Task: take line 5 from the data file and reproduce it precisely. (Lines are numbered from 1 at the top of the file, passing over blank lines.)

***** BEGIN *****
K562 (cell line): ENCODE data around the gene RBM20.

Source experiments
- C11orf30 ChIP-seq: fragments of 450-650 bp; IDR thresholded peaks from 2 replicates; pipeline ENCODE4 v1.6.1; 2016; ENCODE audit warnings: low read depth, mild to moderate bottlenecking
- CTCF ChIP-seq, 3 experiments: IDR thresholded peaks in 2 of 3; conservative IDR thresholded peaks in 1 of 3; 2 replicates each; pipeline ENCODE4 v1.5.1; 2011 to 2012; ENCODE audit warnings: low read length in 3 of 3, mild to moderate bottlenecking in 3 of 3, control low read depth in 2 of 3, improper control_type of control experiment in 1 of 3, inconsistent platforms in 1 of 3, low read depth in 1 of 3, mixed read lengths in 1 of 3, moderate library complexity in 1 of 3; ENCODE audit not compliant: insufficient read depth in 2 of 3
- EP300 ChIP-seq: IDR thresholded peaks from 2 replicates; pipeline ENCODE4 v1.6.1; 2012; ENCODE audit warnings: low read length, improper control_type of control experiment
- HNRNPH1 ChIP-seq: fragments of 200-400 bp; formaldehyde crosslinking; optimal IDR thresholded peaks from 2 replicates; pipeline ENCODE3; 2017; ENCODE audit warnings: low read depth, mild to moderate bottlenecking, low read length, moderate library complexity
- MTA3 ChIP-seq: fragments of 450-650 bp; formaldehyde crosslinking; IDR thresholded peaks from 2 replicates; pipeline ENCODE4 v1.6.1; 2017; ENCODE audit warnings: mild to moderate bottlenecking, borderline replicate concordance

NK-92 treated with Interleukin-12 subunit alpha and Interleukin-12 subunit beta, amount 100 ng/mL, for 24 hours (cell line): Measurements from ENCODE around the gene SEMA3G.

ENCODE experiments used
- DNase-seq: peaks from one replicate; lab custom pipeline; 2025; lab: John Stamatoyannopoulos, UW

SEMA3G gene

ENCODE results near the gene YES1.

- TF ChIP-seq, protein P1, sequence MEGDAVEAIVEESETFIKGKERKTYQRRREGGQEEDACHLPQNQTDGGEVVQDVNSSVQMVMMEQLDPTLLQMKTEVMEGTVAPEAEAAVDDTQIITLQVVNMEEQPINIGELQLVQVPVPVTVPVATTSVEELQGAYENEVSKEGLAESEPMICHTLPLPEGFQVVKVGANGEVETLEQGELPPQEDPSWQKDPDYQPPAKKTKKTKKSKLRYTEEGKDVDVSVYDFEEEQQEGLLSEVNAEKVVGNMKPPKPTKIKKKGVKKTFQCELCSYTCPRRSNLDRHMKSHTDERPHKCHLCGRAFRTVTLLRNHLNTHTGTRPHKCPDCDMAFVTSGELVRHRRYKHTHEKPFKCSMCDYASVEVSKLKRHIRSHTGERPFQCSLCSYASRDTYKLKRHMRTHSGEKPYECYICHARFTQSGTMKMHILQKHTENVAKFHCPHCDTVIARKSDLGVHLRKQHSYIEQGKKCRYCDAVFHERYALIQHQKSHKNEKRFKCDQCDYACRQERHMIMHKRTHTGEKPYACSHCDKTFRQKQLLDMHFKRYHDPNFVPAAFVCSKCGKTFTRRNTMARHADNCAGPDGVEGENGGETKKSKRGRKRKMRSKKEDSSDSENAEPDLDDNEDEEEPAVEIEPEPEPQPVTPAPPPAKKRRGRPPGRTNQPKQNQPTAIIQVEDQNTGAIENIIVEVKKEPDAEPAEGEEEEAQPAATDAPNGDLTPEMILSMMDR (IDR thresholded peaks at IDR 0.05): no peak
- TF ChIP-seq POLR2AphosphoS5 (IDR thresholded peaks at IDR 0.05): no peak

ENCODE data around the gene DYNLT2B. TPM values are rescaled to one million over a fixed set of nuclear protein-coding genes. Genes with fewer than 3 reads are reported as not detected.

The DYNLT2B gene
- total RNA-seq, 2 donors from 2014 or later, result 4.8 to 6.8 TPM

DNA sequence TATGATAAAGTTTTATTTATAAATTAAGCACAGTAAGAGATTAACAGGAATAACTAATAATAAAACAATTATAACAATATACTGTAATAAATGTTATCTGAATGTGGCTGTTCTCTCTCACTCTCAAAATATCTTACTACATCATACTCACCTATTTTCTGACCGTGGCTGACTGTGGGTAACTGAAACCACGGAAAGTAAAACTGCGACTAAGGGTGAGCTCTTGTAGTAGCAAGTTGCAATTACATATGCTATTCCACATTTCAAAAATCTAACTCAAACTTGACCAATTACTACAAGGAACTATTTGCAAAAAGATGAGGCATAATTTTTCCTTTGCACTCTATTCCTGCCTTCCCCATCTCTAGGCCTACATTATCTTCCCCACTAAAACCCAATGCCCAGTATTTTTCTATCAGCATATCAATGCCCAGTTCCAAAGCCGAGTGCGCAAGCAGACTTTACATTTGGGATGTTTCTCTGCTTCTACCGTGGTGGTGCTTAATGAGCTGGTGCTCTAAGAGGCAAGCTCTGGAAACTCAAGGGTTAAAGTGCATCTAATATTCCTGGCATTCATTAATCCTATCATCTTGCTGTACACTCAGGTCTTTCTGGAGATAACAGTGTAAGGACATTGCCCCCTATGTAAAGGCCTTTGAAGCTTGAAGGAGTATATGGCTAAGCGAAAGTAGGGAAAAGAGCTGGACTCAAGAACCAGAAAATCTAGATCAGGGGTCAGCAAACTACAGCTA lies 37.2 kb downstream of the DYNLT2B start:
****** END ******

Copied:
- EP300 ChIP-seq: IDR thresholded peaks from 2 replicates; pipeline ENCODE4 v1.6.1; 2012; ENCODE audit warnings: low read length, improper control_type of control experiment